The Zsolnay Museum is an eye-opener. It details porcelain’s use as decoration, but also its history as a practical architectural element, being part of drainpipes, fireplaces, and even picture frames.
There are some intriguing early 20th century porcelain artworks hanging on the museum’s walls, and some novelty pieces such as marvellous Japanese-made works that were modelled on items found within the Egyptian pharaoh Tutankhamun’s tomb.
Elsewhere in the exhibits there’s a spinning table set with porcelain tableware, floral designs for garden use, and an elaborate golden bust of the founder of Hungary, St Stephen.
Out in the garden, sitting near a pair of ceramic elephants and soaking up the afternoon sun, I’m pleased to have discovered that porcelain is more interesting than I had expected, and also why it forms a visible part of the identity of Pécs.
Lunch below stairs
Sated with ceramics, we decide to have a late lunch at Cellarium. As the name suggests, it’s located within a cellar eight metres below ground, which we reach via deep stairs down a stone-lined tunnel.
The restaurant tables are spread throughout a series of nooks and crannies, which we discover were ancient catacombs; legend has it that 17th century locals held secret meetings here away from the eyes and ears of their Turkish rulers.
From the interesting menu I order “prison officer rolls”, basically segments of a pork schnitzel which has been stuffed with smoked spare rib meat and horseradish, and served on a bed of oven-baked potatoes. It’s excellent, with baked vegetables as an accompaniment.
Our excellent wine is a dry red from the nearby Villány region, whose warm sub-Mediterranean microclimate provides ideal conditions for grape growing. It’s tasty, like a fuller-bodied chianti, and perfect with our food.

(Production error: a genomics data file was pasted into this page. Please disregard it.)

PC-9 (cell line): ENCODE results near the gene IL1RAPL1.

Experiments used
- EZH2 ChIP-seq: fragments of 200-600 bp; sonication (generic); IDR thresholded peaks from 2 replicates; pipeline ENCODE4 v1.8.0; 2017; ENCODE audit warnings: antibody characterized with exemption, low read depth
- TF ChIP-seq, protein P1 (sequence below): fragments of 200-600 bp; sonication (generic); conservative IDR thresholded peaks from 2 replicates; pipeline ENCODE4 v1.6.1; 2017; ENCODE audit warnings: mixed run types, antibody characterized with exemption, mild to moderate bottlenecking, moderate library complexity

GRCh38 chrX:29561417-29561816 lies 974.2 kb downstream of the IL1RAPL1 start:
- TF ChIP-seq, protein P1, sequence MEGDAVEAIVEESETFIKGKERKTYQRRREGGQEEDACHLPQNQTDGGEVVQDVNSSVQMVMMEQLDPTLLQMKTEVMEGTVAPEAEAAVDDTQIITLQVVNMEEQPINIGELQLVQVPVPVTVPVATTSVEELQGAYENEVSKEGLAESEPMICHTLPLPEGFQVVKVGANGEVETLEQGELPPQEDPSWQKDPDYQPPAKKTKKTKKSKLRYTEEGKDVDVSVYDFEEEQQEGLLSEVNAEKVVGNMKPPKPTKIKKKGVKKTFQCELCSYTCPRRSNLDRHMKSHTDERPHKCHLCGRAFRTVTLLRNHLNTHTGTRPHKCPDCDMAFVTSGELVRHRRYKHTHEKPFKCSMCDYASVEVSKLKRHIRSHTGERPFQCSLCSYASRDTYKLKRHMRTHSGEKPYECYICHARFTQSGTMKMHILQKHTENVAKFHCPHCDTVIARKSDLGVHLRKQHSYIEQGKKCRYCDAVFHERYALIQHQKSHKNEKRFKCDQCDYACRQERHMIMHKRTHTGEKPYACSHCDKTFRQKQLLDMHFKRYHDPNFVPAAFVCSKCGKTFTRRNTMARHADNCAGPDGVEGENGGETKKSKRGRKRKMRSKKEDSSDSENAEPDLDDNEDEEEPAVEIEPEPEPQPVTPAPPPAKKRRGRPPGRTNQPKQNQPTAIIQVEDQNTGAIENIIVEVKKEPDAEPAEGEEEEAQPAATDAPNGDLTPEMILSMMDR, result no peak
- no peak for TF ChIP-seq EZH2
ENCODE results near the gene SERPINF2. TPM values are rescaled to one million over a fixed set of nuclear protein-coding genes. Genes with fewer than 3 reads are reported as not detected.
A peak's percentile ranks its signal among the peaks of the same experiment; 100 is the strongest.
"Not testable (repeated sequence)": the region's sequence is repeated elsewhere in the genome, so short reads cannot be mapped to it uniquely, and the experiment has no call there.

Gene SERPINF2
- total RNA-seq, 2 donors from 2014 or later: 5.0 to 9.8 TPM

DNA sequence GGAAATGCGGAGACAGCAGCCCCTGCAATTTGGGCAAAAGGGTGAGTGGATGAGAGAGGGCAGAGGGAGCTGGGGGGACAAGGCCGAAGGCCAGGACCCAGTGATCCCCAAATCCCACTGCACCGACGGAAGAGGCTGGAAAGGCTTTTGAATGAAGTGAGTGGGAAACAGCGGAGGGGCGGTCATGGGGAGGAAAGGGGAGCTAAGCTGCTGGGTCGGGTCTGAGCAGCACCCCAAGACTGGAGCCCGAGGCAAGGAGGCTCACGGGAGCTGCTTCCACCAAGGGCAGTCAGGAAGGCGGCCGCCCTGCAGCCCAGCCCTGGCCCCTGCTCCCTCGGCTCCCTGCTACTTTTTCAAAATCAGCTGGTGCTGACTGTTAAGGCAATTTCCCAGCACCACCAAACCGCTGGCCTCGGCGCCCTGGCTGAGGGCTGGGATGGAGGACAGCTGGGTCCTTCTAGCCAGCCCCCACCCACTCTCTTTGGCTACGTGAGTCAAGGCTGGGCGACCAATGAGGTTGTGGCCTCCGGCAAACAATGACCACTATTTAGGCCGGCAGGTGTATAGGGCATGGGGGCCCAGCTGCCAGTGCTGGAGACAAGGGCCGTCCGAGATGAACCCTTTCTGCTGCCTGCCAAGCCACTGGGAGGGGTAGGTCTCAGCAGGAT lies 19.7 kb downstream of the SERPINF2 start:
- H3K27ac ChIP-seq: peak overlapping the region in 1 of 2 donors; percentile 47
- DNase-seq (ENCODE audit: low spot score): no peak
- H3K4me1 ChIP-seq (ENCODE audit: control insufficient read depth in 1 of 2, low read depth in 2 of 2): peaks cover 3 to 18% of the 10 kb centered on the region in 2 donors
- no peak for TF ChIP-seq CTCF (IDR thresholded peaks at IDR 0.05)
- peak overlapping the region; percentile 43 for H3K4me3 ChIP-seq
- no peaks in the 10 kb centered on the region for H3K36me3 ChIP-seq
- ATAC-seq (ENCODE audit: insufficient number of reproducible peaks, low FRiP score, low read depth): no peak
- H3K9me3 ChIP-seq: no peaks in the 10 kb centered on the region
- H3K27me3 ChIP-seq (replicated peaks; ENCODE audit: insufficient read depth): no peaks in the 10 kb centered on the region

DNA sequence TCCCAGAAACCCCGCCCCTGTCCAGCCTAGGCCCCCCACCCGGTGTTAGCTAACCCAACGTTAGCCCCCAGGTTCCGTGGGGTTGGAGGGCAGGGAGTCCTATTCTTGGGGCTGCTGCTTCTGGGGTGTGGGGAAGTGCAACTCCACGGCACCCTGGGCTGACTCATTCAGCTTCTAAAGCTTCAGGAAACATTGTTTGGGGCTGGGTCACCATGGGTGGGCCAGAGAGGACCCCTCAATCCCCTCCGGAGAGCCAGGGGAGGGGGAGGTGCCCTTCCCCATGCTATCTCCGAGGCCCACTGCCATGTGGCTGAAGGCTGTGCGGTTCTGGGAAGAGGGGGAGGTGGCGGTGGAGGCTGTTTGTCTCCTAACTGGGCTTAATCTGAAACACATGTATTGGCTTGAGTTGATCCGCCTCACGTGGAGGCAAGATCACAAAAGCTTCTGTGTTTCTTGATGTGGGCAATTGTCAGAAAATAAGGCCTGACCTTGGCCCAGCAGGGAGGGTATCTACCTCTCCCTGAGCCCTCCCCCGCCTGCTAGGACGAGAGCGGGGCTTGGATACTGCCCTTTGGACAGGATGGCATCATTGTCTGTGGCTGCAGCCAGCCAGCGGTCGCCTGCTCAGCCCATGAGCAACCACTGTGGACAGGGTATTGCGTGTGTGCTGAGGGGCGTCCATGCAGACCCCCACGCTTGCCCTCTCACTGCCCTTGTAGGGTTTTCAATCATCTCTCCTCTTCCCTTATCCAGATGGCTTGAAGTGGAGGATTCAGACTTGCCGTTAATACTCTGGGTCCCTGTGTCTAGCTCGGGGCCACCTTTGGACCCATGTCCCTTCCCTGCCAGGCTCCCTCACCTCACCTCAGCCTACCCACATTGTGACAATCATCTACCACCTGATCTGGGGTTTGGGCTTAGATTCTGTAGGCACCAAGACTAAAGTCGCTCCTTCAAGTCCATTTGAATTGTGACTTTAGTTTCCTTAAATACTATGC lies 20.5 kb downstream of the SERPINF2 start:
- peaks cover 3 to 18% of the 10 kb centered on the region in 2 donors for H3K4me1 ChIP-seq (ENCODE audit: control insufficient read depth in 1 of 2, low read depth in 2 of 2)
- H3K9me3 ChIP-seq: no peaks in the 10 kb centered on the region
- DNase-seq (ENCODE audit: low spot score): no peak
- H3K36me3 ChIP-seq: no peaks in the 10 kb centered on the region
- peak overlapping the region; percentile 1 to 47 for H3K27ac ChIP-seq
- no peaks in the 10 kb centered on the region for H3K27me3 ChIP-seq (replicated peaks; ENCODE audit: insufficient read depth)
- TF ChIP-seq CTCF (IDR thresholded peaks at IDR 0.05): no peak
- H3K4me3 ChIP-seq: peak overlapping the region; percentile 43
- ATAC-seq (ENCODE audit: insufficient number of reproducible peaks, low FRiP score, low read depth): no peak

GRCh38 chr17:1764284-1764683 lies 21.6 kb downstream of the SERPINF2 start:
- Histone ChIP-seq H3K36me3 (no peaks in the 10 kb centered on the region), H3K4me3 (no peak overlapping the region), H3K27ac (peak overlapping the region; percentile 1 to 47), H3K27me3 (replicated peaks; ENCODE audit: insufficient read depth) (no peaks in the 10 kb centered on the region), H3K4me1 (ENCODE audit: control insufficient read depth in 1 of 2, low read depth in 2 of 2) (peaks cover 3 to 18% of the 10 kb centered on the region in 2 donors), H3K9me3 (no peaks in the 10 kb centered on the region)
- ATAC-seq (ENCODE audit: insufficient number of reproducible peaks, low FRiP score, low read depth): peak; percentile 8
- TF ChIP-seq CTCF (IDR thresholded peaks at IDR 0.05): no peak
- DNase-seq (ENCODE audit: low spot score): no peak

What’s equally appealing is the price tag, just 1,950 forint (about $10). That’s the other great lure of Hungary - it offers similar attractions to Western Europe, but at much lower prices.
Roman tombs with a view
Our final expedition is to the Cella Septichora Centre, beneath the grand cathedral in the northwest of the Old Town.
Located underground, it’s the remains of a Christian tomb complex from the 4th century, when the city was part of the Roman Empire. Interestingly, it was never completed - perhaps the empire wasted away before the final tombs were excavated.
It’s an impressive set-up - an underground labyrinth pierced by walkways through low-ceiling tunnels leading to remnant tombs. Particularly interesting is the tomb distinguished by the painting of a jug within an alcove behind it.
There’s something haunting about this once important place that is now in ruins, having been concealed over the centuries beneath other sacred buildings.
There’s also contemporary input within the tombs. When the centre was being constructed, an artist was commissioned to create a series of works to be placed within the large open space at its entrance, provoking questions of spirituality and identity.
The most moving of these is a large angular metallic sculpture full of gaps and slots. As we walk around it, we realise that the gaps momentarily align when seen from three subsequent positions, revealing a Muslim crescent moon, a Christian cross and a Jewish Star of David.
In a place as ancient as the tombs, in a city that has been home to people of all these faiths, it seems a neat reminder of the complex roots - and diverse beauty - of Pécs.